Catholic Democrats calls on Republicans to stop undermining the economic recovery
Boston, Mass. - This Labor Day, Catholic Democrats is calling on Catholic Republican leaders, including House Minority Leader John Boehner (R-OH), RNC Chairman Michael Steele, Newt Gingrich and the 6 Republican Catholic Senators, to support the unemployed and the rights of workers. Additionally, the organization asserted that Republicans must begin working with the Administration to help the millions of people whose lives are being unnecessarily damaged due to today's economic conditions and Republican legislative obstructionism.
Republicans have consistently opposed the Obama Administration's efforts to pass legislation that would either keep current public and private sector jobs funded or to create new public and private sector jobs in the midst of "The Great Recession" and 40 year record levels of poverty. In 2009, all but three Republicans voted against the American Reinvestment and Recovery Act, which the CBO estimates has created or saved between as many as 3.2 million jobs in the private and public sectors. Since June, Senate Republicans have threatened to filibuster the Small Business Jobs Act, passed by the House with only three Republicans supporting it - all of whom are Catholic. It is estimated that the bill would create several hundred thousand jobs over the next few years.
"Labor Day celebrates the dignity and rights of workers, the personal fulfillment of a rewarding job, and the individual exertions that have made America great," said Dr. Patrick Whelan, president of Catholic Democrats. "Republican obstruction of efforts to repair the economy, including most recently the pending Small Business Jobs Act, represents a callous pursuit of victory in the fall elections at the expense of working Americans."
As the country celebrates Labor Day and the contributions of our nation's workers and labor unions, a record number of Americans will find themselves involuntarily among the ranks of the long-term unemployed this Labor Day. Catholic Democrats, which advances the principles of Catholic Social Justice in the public square and within the Democratic Party, is citing a recent Statement issued by the United States Conference of Catholic Bishops, "A New 'Social Contract' for Today's 'New Things.'" The bishops' statement is based on the "Magna Carta" of Catholic Social Teaching, Rerum Novarum, which was the very first papal encyclical. That encyclical spoke of both the rights of labor and the legitimacy of the free market. The statement also cites the encyclical, Caritas in Veritate, issued by Pope Benedict XVI last July in the same week President Obama visited the Vatican.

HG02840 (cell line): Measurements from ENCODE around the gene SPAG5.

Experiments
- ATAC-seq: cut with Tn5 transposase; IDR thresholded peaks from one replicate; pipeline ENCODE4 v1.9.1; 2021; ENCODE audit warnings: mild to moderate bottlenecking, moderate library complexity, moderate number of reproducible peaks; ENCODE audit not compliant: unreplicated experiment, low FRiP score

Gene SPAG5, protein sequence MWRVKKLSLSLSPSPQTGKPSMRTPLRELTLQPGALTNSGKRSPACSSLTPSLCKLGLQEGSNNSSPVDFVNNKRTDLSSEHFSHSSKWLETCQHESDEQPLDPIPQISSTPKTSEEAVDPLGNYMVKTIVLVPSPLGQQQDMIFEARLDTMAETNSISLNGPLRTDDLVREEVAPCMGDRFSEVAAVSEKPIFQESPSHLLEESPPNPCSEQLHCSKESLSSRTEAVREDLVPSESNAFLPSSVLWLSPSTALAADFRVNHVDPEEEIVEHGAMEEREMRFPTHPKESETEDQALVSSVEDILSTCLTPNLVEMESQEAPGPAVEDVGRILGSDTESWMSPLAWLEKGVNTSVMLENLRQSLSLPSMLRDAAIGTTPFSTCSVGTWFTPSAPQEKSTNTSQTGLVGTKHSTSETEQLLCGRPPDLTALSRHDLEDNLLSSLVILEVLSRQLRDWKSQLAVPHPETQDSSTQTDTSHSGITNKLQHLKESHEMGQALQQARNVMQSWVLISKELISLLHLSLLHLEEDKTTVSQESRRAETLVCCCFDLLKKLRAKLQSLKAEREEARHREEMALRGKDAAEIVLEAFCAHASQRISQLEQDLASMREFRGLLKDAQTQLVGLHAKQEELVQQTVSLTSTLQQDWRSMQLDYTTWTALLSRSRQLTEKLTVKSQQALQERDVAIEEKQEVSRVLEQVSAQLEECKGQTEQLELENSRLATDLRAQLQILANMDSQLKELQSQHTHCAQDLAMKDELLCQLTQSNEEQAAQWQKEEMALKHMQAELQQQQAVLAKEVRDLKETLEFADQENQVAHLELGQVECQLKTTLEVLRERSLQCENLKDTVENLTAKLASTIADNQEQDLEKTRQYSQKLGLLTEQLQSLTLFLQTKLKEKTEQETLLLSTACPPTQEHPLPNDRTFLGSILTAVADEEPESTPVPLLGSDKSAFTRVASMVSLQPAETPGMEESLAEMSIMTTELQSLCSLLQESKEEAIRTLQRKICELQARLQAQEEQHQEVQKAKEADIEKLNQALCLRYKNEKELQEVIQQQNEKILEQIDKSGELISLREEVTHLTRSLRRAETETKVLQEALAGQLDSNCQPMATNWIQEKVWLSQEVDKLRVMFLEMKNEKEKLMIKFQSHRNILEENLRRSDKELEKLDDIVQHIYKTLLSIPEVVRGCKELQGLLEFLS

At a press conference Monday, President Obama explained that the Small Business Jobs Act "would do two big things for small business owners: cut more taxes and make available more loans... This bill is fully paid for. It won't add to the deficit. And there is no reason to block it besides pure partisan politics."
"With today's announcement that the unemployment rate has inched up to 9.6%, we have a moral duty as a society to do everything in our power to bring the dignity of work back to the millions of Americans who are without it," said Steve Krueger, national director of Catholic Democrats. "Pope Leo XIII initiated a revolution in social thought in 1891 when he publicly recognized the dignity of the worker, and Congress followed suit in 1894 by proclaiming the first national Labor Day. From that vision and the Church's concern for the rights of workers, the entire body of Catholic Social Justice as we know it today has emerged and has had a profound effect on social justice initiatives in our country for over 100 years."
"The Catholic Social Tradition provides a 'true compass' for voters in making a choice for the future of our country in addressing such divisive political issues as jobs and the economy, immigration, economic regulation, the environment, and poverty," Krueger added. "We call on Catholic Republican leaders to forgo their obstructionism for partisan gain and join Democratic efforts to repair the economy in a way that serves the needs of people."